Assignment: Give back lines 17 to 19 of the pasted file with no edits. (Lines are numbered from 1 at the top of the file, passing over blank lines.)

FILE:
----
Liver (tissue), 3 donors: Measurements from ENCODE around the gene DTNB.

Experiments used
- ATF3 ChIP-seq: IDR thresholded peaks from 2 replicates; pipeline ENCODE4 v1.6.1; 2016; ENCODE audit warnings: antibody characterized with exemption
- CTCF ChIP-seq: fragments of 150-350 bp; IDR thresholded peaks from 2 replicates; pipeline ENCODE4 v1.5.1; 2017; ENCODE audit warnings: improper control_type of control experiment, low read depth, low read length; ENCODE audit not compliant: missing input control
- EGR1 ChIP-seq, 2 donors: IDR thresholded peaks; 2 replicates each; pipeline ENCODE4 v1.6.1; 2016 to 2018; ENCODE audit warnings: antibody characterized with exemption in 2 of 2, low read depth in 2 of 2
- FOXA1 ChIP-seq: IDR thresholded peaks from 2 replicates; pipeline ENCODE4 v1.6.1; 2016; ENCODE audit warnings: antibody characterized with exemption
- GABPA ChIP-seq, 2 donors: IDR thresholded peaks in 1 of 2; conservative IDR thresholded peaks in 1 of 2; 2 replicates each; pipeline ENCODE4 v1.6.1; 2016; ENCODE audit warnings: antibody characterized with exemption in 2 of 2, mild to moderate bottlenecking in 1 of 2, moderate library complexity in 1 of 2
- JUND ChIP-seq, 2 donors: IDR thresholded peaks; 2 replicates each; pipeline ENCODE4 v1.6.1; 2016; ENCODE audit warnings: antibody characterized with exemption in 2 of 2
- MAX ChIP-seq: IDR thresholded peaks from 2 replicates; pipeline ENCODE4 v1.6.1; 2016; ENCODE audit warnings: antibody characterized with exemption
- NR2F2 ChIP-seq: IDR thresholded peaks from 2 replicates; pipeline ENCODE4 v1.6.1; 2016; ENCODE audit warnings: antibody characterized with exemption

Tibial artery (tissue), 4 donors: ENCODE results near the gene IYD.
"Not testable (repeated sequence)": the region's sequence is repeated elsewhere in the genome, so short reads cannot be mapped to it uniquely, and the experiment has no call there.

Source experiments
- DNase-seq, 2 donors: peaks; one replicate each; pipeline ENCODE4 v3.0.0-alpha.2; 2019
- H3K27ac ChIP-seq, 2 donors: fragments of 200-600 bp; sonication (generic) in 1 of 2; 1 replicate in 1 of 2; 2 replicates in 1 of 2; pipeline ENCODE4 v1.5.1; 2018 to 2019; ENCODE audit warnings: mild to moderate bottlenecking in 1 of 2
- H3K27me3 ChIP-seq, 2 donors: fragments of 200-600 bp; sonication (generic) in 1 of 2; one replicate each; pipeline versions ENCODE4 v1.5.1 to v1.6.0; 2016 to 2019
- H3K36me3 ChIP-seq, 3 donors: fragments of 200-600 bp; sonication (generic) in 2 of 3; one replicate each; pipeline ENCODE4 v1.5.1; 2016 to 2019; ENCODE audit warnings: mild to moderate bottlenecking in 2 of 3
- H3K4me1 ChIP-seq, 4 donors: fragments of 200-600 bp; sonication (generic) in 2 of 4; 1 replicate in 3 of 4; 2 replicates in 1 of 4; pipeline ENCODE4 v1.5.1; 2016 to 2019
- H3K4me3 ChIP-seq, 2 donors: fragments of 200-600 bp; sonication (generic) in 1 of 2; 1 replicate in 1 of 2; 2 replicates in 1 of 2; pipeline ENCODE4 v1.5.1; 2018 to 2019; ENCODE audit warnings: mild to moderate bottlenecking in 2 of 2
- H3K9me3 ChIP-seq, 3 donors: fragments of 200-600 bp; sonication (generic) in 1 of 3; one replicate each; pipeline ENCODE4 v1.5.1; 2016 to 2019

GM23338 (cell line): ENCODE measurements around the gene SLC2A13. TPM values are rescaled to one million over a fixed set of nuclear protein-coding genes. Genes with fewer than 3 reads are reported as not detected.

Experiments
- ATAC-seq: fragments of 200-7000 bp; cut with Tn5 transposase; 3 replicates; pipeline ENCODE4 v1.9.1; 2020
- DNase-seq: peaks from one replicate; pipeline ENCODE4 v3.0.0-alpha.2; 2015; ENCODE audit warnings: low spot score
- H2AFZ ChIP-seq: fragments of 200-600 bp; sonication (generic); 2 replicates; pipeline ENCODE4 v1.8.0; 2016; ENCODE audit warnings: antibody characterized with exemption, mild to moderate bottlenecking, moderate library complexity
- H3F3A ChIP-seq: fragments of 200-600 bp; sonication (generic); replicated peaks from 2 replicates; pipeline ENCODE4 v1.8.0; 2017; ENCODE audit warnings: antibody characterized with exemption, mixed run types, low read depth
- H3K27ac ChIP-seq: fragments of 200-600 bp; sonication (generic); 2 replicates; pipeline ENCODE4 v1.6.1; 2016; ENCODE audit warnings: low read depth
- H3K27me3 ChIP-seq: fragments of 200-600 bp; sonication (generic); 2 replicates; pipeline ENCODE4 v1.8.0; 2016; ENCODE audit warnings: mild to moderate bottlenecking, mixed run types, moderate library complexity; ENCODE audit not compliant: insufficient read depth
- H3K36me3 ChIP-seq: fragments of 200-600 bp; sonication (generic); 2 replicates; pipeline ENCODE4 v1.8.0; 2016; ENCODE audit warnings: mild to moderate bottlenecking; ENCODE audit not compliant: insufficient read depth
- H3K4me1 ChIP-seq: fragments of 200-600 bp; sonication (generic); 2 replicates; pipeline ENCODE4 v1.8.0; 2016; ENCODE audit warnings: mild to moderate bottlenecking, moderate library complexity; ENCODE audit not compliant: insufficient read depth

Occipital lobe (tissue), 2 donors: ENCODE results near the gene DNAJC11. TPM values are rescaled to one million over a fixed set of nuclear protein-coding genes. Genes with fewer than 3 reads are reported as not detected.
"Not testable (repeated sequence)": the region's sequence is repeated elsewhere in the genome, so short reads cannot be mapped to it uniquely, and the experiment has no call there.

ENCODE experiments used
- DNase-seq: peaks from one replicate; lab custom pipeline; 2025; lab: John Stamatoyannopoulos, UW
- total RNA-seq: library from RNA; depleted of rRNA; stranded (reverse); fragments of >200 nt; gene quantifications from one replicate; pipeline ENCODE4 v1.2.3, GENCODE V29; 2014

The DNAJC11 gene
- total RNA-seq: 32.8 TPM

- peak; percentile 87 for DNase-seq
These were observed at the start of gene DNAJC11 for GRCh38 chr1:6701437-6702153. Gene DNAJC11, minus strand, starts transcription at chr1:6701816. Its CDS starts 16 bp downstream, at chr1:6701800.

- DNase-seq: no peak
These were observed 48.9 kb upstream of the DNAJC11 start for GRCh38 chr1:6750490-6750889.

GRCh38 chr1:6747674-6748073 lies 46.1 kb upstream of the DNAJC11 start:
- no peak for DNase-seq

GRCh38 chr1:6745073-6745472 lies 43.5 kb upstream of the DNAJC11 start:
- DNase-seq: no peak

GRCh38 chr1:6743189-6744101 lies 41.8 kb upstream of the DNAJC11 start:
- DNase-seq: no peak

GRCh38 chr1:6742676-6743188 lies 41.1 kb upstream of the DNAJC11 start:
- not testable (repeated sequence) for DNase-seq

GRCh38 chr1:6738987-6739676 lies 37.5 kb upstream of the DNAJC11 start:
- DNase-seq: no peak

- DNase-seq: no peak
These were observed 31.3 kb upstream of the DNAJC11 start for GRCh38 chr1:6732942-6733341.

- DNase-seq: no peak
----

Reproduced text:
- H3K36me3 ChIP-seq, 3 donors: fragments of 200-600 bp; sonication (generic) in 2 of 3; one replicate each; pipeline ENCODE4 v1.5.1; 2016 to 2019; ENCODE audit warnings: mild to moderate bottlenecking in 2 of 3
- H3K4me1 ChIP-seq, 4 donors: fragments of 200-600 bp; sonication (generic) in 2 of 4; 1 replicate in 3 of 4; 2 replicates in 1 of 4; pipeline ENCODE4 v1.5.1; 2016 to 2019
- H3K4me3 ChIP-seq, 2 donors: fragments of 200-600 bp; sonication (generic) in 1 of 2; 1 replicate in 1 of 2; 2 replicates in 1 of 2; pipeline ENCODE4 v1.5.1; 2018 to 2019; ENCODE audit warnings: mild to moderate bottlenecking in 2 of 2